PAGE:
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In the Spotlight 

A nursery stays rooted in the Westbrae as workers take over ownership

The Westbrae Nursery, a mainstay in the neighborhood since the 1930s, is now under employee ownership. Courtesy: Westbrae Nursery

On April 23, Westbrae Nursery joined Bette’s Oceanview Diner, the Local Butcher Shop, Alchemy Collective Cafe & Roaster and Mariposa Gardening & Design Cooperative in becoming yet another worker-owned business in Berkeley. Instead of one owner, it now has seven. 

The process started about two years ago, when owner Jeff Eckart announced at a company meeting that he was going to retire and suggested that workers consider taking over the business. He also spoke individually with employees.

“He got all of our consent and input,” says Emily Verrinder, who had been working at the nursery as a horticulturist for a few months when Eckart made his announcement. Once employees were on board, Eckart elicited the help of Project Equity, an Oakland-based national nonprofit that’s received some city funding to help companies transition to employee ownership. It most recently helped Bette’s Oceanview Diner make the switch. 

Westbrae Nursery has deep roots in the community, operating as a nursery since the 1930s, when it was founded by members of the Lasagna family, which still owns other property in the Berkeley area. Eckart bought the nursery 20 years ago. About eight years ago, Eckart bought a former deli next door to the nursery, on the corner of Santa Fe Avenue, turning half the 1,000-square-foot storefront into a home for the nursery’s indoor plants and pottery.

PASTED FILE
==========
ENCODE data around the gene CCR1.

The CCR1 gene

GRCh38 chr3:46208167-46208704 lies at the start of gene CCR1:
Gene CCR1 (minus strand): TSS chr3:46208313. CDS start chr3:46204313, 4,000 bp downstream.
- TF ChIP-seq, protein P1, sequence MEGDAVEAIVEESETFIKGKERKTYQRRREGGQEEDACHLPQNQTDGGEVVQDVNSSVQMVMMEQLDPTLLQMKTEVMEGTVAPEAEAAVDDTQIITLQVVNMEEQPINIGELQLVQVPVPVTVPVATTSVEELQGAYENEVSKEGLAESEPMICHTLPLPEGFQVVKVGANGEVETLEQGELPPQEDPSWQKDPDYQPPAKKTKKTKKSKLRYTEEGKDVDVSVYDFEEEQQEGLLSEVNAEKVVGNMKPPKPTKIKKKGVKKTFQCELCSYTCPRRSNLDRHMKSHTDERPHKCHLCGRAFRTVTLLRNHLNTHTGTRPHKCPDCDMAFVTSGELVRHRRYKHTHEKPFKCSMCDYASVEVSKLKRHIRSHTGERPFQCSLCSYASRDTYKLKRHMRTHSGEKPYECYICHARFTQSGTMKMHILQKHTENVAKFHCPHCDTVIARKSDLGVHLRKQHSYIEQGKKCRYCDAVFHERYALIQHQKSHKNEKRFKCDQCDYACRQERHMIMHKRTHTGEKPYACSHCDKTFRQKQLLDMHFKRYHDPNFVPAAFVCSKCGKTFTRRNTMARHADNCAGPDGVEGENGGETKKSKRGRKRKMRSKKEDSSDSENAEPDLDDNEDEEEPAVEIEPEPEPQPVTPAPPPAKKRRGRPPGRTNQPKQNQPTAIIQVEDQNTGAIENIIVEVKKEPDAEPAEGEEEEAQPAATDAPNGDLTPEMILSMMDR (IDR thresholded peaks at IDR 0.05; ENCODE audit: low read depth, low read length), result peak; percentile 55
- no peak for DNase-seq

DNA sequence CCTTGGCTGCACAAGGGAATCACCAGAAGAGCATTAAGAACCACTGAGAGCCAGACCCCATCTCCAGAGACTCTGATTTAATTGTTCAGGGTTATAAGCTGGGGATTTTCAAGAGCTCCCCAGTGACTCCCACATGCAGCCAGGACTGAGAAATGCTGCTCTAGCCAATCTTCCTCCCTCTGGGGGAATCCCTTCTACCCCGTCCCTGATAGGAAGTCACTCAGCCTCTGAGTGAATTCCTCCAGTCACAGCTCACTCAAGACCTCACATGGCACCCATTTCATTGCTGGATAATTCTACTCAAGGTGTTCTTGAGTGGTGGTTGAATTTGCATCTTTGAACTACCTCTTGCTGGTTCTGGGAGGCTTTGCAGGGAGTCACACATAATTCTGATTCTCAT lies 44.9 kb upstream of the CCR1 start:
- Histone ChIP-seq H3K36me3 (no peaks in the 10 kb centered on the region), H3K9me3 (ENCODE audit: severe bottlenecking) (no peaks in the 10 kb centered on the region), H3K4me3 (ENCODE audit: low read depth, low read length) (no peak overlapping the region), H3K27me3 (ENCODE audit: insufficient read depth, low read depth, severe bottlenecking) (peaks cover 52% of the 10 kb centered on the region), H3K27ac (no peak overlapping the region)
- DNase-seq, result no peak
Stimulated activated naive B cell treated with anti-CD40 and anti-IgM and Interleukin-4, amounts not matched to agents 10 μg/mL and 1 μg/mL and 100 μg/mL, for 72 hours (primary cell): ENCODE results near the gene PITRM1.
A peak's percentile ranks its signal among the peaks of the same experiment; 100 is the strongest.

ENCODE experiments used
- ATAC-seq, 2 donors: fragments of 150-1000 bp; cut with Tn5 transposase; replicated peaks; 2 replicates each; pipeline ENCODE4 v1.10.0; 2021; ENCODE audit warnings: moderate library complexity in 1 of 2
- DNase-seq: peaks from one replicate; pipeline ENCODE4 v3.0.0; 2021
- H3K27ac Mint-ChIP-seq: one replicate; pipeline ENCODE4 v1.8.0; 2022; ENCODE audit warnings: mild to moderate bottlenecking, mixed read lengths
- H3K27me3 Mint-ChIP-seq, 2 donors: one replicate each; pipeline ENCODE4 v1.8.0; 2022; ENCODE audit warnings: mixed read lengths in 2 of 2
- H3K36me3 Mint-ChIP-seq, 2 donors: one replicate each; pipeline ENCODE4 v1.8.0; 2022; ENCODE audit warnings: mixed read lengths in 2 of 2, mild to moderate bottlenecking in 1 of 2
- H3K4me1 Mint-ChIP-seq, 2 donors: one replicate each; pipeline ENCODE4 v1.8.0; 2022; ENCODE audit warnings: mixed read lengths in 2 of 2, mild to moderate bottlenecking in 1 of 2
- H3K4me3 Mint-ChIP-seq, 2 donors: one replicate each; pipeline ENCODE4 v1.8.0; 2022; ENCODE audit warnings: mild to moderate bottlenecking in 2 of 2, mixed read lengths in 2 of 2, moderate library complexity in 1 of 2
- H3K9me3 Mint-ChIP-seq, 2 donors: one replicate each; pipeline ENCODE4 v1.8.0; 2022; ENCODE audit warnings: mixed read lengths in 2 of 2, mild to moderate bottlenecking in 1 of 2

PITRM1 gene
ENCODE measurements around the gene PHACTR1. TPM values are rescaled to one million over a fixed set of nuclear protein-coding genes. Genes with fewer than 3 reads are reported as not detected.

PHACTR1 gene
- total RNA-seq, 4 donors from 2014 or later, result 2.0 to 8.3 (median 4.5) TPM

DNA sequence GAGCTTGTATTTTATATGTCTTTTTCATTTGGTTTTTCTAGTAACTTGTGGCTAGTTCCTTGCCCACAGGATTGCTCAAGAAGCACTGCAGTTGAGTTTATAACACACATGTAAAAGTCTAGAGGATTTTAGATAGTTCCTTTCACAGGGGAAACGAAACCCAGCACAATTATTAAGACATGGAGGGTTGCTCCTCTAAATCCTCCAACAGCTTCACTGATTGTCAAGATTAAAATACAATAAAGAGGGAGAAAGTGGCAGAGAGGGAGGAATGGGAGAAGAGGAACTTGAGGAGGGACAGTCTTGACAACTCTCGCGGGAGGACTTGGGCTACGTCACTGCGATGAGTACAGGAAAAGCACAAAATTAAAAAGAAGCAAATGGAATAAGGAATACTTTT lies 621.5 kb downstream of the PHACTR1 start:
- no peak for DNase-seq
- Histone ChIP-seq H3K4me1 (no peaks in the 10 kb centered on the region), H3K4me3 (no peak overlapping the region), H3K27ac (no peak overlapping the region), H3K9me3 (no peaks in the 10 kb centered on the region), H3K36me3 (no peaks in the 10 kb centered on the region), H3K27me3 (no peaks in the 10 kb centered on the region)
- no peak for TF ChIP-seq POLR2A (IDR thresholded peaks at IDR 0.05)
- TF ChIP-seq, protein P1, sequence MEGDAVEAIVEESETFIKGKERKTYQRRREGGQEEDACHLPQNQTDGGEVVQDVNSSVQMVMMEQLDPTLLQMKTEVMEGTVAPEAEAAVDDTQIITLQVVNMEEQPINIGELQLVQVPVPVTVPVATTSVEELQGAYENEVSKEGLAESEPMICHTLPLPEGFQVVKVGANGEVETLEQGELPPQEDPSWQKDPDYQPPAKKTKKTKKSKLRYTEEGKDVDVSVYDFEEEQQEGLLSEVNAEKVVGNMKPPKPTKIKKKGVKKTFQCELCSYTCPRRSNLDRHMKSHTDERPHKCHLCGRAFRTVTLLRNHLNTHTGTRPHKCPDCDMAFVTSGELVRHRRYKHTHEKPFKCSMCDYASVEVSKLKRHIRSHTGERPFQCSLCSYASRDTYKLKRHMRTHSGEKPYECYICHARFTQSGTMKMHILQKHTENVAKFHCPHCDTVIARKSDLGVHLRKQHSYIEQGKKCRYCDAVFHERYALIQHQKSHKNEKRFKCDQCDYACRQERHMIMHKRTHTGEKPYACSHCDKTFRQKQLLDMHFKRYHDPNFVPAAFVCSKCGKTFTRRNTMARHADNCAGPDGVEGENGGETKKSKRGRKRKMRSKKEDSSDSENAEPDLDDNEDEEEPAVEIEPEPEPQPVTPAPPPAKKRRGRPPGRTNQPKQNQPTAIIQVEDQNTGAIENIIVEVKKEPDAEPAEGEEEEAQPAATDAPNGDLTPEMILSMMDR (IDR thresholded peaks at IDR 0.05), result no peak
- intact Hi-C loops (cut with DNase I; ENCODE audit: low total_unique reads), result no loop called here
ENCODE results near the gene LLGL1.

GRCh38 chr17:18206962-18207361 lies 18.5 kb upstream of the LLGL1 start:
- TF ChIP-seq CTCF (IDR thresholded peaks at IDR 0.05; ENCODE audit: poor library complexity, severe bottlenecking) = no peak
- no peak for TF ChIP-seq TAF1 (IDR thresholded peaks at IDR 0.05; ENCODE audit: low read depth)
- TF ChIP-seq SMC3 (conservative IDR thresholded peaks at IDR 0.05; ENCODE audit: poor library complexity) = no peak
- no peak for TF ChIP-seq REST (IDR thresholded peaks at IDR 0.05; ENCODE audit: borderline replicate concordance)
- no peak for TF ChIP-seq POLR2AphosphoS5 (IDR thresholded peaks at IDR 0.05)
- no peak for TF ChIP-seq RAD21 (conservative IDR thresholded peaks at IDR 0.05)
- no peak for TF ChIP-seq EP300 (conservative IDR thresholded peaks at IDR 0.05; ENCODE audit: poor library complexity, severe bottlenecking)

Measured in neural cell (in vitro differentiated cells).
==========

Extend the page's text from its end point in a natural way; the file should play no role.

As one of Bekeley’s smaller nurseries, on a quarter of an acre in a mostly residential neighborhood with a small commercial strip, Westbrae has become the neighborhood’s go-to gardening supplier, popular with many longtime customers. Its size happens to be one of its benefits, according to its new owners.  

“Because they’re not going to a big nursery that is super busy, customers get to have a more personalized experience here,” said Verrinder, now president of the nursery’s board.  

“Typically, they come to us first,” said Josh Hincks, himself a third-generation customer before becoming an employee.

When he was interviewed for the job a year ago, learning that the nursery was transitioning to worker-owned was a “big plus.” 

“I’d always dreamed of owning a nursery,” he said. “Being a part owner of something means a lot to me.”

In addition to the guidance offered by Project Equity, what aided the transition was the expertise of several long-time employees — like Pedro Campos, the nursery manager, who’s been at the nursery for at least 25 years. 

“They had a lot of experience running it already,” said Verrinder. “So we had a lot of guidance on how the business would function.”

Once the transition took place, Hincks felt a sense of pride. Verrinder felt a responsibility. 

“We really need to lean on each other for all the work that goes into running this place,” she said. “Even more than before, we need to be team players.”

Westbrae Nursery, 1272 Gilman St., Berkeley. Phone 510-526-5517. Hours: Daily, 9 a.m.-5:30 p.m. Connect via Instagram

Open Solano Avenue

Berkeley real estate agent for cloud-based firm still places value in physical office

The new KAI Real Estate storefront on Solano Avenue. Credit: Joanne Furio
Jodi Nishimura of KAI Real Estate. Courtesy: KAI Real Estate

eXp is a cloud-based brokerage firm that promotes itself as a place where brokers make higher commissions because it has done away with the bricks-and-mortar office and layers of staff in a traditional real-estate office.